When Brazilian second-division sides Santa Cruz and Parana faced off in Recife in 2014, things began unraveling off the pitch, ending with a man being killed by a toilet.
Think the most bizarre fan death story you’ve heard. Nothing tops this insane occurrence. Inside the lines, the teams played to a 1-1 tie. In the stands, however, good-natured partisanship quickly devolved into total mayhem.
40 fans were arrested at Arruda Stadium where three toilets were ripped from the floor and hurled out of the stadium. Unfortunately for 26-year-old Paulo Ricardo Gomes da Silva, the flying porcelain struck him from above, crushing his skull and killing him instantly.
“The toilet was thrown from the stands and hit him full on,” police captain Wilson Queiroz told Globesporte. “The victim was with someone at the time but everyone fled the scene after the incident.”
Reports suggest da Silva was embroiled in an argument with supporters of the opposing side when the toilet made its crash landing. The friends da Silva was with scurried off, leaving their compatriot dead on the street surrounded by shards of porcelain.
The death by toilet continued the unfortunate trend of fan violence in Brazil in 2014. A riot at Atletico Paranaense and Vasco da Gama match inspired an official response from FIFA.
No one was ever charged with hurling the commode, and it was most certainly a group effort. It’s not difficult to imagine the overflowing of boozed up stupidity that could compel a group of individuals to rip out a frigging toilet.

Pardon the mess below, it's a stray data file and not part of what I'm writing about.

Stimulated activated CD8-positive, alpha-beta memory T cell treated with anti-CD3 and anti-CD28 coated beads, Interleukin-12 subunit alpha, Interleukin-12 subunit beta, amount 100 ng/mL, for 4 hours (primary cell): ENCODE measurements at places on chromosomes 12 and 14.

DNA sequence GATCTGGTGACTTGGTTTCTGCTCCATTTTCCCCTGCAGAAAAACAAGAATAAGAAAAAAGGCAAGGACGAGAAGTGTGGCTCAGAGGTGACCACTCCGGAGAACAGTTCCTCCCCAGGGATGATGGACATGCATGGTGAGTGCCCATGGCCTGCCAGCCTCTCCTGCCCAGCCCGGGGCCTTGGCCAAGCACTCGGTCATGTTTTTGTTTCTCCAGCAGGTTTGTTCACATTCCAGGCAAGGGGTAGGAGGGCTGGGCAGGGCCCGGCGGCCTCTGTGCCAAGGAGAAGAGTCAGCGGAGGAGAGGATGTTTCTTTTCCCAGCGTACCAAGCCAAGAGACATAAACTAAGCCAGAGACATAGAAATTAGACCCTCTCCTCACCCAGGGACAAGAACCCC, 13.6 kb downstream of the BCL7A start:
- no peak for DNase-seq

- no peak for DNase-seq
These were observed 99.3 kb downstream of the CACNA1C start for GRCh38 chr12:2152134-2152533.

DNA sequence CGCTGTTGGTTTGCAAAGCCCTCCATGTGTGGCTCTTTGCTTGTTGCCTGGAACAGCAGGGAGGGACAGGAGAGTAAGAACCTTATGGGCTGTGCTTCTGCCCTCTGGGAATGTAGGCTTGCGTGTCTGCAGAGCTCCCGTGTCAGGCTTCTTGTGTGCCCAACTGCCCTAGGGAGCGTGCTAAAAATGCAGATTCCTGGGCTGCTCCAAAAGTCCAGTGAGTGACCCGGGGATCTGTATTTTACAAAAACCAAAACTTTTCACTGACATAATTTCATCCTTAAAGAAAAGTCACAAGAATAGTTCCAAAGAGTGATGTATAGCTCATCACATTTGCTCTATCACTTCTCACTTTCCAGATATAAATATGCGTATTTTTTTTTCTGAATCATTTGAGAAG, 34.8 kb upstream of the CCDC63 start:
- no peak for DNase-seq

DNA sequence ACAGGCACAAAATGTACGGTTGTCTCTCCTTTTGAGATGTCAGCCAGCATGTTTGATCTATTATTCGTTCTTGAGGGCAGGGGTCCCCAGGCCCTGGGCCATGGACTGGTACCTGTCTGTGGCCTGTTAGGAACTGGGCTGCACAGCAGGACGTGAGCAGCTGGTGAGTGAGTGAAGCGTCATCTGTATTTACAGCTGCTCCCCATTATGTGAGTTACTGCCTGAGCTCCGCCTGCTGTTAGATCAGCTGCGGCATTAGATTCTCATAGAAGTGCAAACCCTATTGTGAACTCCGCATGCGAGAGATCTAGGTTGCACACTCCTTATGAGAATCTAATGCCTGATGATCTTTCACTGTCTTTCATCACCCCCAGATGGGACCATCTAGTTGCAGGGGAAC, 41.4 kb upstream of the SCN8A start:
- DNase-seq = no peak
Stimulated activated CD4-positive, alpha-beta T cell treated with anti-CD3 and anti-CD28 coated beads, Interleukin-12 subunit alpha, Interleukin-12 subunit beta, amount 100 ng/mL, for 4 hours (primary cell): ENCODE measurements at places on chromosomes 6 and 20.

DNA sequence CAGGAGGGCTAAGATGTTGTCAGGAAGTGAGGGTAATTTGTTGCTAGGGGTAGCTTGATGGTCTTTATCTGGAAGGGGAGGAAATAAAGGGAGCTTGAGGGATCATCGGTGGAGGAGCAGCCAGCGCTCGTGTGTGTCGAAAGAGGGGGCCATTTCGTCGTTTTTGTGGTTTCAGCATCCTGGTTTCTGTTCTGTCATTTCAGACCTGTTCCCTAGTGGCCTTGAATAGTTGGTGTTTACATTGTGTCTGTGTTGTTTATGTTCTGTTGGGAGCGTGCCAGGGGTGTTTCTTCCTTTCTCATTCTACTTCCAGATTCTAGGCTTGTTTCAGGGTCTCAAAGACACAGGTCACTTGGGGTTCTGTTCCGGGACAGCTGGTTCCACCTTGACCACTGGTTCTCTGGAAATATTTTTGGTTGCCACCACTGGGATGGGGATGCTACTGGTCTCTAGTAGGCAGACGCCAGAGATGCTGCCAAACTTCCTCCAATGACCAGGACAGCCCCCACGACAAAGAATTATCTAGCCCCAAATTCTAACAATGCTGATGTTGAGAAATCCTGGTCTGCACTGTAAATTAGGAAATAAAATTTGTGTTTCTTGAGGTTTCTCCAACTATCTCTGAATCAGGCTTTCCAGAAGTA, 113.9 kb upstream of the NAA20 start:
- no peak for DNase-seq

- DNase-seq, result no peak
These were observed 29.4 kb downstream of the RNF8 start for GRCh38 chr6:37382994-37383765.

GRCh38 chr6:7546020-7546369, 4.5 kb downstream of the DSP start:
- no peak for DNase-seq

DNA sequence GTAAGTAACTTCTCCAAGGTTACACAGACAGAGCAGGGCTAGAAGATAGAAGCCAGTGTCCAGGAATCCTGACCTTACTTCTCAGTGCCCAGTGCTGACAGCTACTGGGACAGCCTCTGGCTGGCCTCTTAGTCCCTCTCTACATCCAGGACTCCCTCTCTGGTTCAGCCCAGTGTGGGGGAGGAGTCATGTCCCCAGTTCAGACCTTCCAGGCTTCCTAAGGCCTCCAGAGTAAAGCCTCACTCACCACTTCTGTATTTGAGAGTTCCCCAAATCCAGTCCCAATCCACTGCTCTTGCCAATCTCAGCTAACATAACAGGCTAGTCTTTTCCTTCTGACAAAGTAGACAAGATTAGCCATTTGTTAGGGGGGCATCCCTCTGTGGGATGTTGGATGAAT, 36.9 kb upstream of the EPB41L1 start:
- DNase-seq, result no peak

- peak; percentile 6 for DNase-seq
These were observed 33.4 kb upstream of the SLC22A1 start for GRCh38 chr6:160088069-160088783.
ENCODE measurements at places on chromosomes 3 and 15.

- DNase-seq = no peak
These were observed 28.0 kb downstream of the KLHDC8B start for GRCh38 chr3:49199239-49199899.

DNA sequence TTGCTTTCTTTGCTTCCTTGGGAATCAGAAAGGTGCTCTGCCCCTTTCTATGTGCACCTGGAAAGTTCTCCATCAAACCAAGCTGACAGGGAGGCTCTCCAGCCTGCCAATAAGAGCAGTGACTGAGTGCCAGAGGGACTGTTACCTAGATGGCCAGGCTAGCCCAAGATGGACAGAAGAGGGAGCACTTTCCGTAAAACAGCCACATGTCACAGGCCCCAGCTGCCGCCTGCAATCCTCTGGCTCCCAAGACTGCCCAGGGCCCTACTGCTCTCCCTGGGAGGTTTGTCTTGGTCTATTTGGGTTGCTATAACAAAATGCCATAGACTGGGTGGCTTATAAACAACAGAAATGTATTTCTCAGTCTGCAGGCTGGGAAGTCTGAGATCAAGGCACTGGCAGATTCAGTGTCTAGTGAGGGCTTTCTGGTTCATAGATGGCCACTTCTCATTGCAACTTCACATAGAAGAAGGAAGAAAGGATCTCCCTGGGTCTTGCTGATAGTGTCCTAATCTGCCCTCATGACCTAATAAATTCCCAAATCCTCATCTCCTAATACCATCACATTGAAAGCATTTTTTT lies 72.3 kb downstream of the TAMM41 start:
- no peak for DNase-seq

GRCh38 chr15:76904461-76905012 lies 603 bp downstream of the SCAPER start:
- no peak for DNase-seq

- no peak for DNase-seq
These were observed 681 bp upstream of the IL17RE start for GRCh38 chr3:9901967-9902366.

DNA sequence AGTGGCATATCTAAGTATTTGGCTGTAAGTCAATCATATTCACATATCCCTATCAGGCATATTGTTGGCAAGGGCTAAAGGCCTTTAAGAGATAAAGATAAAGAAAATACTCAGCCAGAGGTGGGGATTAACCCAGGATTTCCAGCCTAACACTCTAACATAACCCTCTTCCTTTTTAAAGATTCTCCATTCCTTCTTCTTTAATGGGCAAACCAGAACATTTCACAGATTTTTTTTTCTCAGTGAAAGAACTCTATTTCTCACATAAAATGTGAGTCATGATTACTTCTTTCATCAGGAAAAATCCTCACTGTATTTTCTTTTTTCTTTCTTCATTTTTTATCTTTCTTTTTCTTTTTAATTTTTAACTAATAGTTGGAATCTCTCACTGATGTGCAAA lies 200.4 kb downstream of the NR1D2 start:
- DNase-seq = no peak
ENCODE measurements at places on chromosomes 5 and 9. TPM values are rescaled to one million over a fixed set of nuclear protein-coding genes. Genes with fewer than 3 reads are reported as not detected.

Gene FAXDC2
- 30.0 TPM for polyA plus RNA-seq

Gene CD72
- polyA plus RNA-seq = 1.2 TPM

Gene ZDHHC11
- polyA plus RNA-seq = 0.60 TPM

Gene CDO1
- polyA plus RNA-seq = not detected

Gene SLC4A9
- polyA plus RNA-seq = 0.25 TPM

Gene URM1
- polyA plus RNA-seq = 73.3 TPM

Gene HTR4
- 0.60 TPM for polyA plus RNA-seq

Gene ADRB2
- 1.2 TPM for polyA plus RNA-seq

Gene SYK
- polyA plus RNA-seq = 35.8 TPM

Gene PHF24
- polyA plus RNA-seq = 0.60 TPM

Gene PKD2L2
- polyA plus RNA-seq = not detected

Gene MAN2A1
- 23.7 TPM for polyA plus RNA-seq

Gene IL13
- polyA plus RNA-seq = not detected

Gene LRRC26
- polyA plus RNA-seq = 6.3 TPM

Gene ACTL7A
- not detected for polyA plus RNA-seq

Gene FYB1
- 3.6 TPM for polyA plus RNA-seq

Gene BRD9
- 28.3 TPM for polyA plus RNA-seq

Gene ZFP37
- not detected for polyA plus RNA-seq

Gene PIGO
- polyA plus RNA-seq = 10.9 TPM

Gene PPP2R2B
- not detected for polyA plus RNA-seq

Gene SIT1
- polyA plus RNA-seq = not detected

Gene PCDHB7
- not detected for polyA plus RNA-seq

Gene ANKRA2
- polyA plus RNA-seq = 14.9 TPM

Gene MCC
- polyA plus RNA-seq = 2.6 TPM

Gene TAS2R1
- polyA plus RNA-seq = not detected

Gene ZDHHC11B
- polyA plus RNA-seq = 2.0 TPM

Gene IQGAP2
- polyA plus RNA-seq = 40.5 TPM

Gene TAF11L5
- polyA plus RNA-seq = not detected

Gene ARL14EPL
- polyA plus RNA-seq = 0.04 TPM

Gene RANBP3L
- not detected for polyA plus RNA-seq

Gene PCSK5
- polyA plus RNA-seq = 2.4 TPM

It’s more difficult, however, to comprehend how throwing a toilet at an assembled crowd could result in anything good. At best, no one would have been hit by the toilet itself and fans would be left dodging the porcelain shrapnel. At worst, you hit some poor bastard in the head and kill him.
But hey, standing around a riot expecting the situation to improve isn’t good policy. And, again, reports suggest da Silva wasn’t exactly a bystander to the mayhem. However, no man deserves death by idiocy.
And of course, for our five-year old selves, there’s humor in a toilet being used as a murder weapon. But there shouldn’t be. Da Silva’s death is just as sad, unfortunate, and senseless as it would have been had he been run down by a drunk driver.
His mother, Joelma, told local radio: “They killed my son and me too – I would not wish the pain I am suffering today on anybody.”
Indeed. And when the route of that suffering is human beings acting like morons, well, that’s almost worse than a murder carried out with malice and forethought.